Aidnography review of Aid Worker Voices
Here (and below) is the review of Aid Worker Voices by Tobias Denskus published in Aidnography.
“One of the many advantages of being in charge of your own blog is that formats can be adapted.
As much as this is my review of Thomas Arcaro’s Aid Worker Voices: Survey Results and Commentary, it is also a snapshot of my ongoing discussion I have had with the author prior to reading his book and discussing the current state and future potential behind the project.
In many ways, Aid Worker Voices is a hybrid: It is a work-in-progress report, a data handbook and an example of reflective writing at the intersection of academia and the aid industry.
It is also an invitation to listen to an incredible variety of aid workers and their voices expressed through a unique, comprehensive, long-term survey project.
Based on a census-style 60 question survey that just over 1000 aid workers completed between January 2014 and March 2015 and that is documented on the companion website, the project gathered an incredible range of responses on the state of play of aid work and the aid workers inside the industry.
Tom Arcaro is very clear about the limitations of his endeavor:
From the very beginning we were sober about the fact that our respondents were self-selected and, in the end, the survey was only conducted in English, narrowing that self-selection (p.5).
But all qualitative, often ethnographic, engagements with aid workers suffer from various biases and generalizability was never the aim of the project. I agree with Tom that ‘focusing of this need to vent, share, support and laugh together’ (p.8) is an important aspect of any reflective writing and engagement process.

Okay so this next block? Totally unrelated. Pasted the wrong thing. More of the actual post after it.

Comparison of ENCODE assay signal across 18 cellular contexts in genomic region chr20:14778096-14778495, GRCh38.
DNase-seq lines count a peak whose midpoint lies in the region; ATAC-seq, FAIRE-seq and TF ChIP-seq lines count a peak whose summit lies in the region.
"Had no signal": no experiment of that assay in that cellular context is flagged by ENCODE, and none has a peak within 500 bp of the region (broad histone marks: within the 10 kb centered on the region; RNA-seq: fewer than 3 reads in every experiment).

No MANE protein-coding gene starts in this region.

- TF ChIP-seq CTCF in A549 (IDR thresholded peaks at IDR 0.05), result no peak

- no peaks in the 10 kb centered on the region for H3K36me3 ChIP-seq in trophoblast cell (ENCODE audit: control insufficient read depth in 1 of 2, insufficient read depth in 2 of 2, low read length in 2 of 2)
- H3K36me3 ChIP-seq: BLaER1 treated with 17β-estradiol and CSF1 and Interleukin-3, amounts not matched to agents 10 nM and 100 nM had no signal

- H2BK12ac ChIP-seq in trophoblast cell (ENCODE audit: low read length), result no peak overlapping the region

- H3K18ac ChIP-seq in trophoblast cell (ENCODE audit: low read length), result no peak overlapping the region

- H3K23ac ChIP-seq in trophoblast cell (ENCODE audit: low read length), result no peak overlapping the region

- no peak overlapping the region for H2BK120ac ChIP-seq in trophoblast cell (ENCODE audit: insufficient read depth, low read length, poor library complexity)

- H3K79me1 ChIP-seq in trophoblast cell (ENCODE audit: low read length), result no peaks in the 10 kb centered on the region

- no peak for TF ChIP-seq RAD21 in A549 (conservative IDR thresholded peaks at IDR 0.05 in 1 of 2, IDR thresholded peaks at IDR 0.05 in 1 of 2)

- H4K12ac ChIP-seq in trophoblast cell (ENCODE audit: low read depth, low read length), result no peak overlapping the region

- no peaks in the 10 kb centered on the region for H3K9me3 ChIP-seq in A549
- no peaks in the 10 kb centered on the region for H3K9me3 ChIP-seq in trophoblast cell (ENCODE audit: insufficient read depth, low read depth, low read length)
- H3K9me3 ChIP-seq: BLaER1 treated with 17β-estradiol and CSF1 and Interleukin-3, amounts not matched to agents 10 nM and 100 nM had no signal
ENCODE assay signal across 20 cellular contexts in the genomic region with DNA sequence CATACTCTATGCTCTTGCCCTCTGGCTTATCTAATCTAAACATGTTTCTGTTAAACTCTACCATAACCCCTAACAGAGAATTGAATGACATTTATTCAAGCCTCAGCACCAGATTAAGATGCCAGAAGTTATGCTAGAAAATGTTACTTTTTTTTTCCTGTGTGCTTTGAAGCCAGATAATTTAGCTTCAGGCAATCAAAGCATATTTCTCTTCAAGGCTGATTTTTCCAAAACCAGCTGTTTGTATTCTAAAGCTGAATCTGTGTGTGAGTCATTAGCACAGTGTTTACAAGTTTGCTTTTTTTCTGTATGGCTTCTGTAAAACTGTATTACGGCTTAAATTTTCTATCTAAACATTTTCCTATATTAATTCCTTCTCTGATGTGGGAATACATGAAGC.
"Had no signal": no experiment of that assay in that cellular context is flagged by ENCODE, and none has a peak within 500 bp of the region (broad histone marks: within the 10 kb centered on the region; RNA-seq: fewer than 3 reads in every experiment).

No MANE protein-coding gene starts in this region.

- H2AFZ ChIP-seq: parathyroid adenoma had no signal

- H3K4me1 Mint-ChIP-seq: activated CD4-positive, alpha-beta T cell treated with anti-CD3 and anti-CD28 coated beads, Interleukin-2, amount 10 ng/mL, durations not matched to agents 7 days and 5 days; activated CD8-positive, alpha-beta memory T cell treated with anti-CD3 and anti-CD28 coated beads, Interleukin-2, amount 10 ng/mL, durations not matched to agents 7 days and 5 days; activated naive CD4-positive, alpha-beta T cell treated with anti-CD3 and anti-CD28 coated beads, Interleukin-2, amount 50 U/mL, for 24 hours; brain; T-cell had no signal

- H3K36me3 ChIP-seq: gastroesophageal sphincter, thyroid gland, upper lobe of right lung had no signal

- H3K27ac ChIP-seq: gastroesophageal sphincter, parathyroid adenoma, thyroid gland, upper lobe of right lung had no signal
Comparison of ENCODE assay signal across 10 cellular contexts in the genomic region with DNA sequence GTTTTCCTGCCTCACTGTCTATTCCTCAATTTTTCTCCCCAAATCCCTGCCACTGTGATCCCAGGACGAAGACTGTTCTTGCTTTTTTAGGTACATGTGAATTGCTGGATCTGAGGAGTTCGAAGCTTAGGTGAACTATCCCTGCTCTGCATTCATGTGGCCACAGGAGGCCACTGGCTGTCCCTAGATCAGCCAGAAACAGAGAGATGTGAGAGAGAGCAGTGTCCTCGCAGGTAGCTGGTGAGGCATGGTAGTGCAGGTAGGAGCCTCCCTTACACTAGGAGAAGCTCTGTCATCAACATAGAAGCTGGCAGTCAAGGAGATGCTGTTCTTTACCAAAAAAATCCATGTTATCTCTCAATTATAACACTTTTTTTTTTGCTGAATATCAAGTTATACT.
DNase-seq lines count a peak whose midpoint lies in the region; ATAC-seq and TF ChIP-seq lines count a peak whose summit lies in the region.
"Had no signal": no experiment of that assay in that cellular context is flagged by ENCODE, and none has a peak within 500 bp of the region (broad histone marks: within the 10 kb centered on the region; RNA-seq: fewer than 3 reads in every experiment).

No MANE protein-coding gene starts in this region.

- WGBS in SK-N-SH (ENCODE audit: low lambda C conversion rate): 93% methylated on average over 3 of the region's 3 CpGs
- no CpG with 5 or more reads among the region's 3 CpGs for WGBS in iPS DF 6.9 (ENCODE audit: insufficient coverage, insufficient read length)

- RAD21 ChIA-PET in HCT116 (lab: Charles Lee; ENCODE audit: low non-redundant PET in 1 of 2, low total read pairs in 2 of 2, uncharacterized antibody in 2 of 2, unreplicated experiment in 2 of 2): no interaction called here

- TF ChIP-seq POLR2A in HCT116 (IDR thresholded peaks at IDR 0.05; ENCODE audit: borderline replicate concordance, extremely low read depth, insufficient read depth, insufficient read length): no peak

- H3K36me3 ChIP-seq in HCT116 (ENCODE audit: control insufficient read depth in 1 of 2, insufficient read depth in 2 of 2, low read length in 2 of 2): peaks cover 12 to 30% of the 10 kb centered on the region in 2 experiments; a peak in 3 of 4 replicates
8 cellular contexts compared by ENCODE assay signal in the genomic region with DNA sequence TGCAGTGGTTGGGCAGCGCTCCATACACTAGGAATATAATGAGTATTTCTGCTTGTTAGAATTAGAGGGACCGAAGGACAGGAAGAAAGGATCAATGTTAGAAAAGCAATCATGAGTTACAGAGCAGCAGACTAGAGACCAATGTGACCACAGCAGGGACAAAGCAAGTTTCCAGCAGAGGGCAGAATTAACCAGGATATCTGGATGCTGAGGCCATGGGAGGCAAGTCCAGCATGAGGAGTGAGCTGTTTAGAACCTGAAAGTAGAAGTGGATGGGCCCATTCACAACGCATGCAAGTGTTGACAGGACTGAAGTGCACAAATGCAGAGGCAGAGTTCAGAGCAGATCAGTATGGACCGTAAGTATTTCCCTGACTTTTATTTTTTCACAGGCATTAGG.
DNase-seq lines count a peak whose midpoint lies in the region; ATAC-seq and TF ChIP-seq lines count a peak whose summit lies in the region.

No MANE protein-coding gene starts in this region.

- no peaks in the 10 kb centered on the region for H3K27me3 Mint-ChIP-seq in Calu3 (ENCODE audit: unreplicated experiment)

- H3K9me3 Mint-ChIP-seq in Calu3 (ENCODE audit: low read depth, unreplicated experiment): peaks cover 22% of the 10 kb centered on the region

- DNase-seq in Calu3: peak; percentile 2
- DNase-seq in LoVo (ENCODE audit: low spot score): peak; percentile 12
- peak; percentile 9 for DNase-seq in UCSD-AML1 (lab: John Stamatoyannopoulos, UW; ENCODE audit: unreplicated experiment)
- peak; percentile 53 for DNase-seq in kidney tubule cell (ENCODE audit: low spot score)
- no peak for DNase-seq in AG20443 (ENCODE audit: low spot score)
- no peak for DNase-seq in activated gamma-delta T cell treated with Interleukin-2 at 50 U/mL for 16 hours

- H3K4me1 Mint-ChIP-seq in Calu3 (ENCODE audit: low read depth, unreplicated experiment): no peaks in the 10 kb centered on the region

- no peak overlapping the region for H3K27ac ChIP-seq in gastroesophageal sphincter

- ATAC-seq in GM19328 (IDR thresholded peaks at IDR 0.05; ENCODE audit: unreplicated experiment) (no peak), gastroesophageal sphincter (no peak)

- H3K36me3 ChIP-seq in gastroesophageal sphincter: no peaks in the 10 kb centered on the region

Another core premise of the project and book is Tom takes a positive, humane encouraging approach toward the subject matter of understanding the aid industry through quantitative survey data and many, often very long and thoughtfully articulated, personal reflections that really highlight the ‘voice’ aspect. Here, ‘global citizens’ come together in a ‘humanitarian aid system (that) is far more inclusive than even the complicated ALNAP model infers’ (p.19) is a key premise the project relies on-even if there are many complexities and imperfections within the industry.
Relating micro-issues to the broader humanistic goal of maximizing all human potential
Whether the questions relate to faith and religion, gender or family, the insights from the survey offer an interesting mix between not-so-surprising insights (organizational contexts are often paternalistic and many aspects of the industry are not child-friendly) and a confirmation of how aware about various inequalities and problems many respondents are. So for many colleagues and academia or regular readers of the blog notions of complexity and many different shades of grey will sound familiar.
But the thing about aid work that they don’t tell you…you can’t un-see what you’ve seen, good or bad. I can’t un-see or un-experience the amazing days I spent at the beach on the South China Sea in Vietnam any more than I can un-see or un-experience working in an HIV orphanage in Uganda (Becca, 36 years old, female, unmarried) (p.79).
I agree with Tom that ‘being human means to constantly battling contradictions and dealing with multiple options’ (p.83) – a fundamental fact we often tend to forget in our desire to ‘professionalize’ aid work and workers.
‘Thank you for coming. Nobody else has.’